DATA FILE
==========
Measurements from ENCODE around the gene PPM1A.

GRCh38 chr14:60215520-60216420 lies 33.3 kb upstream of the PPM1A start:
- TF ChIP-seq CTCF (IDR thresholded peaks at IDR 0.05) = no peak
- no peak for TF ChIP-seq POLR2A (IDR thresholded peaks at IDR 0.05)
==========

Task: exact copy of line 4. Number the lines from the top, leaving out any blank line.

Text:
- no peak for TF ChIP-seq POLR2A (IDR thresholded peaks at IDR 0.05)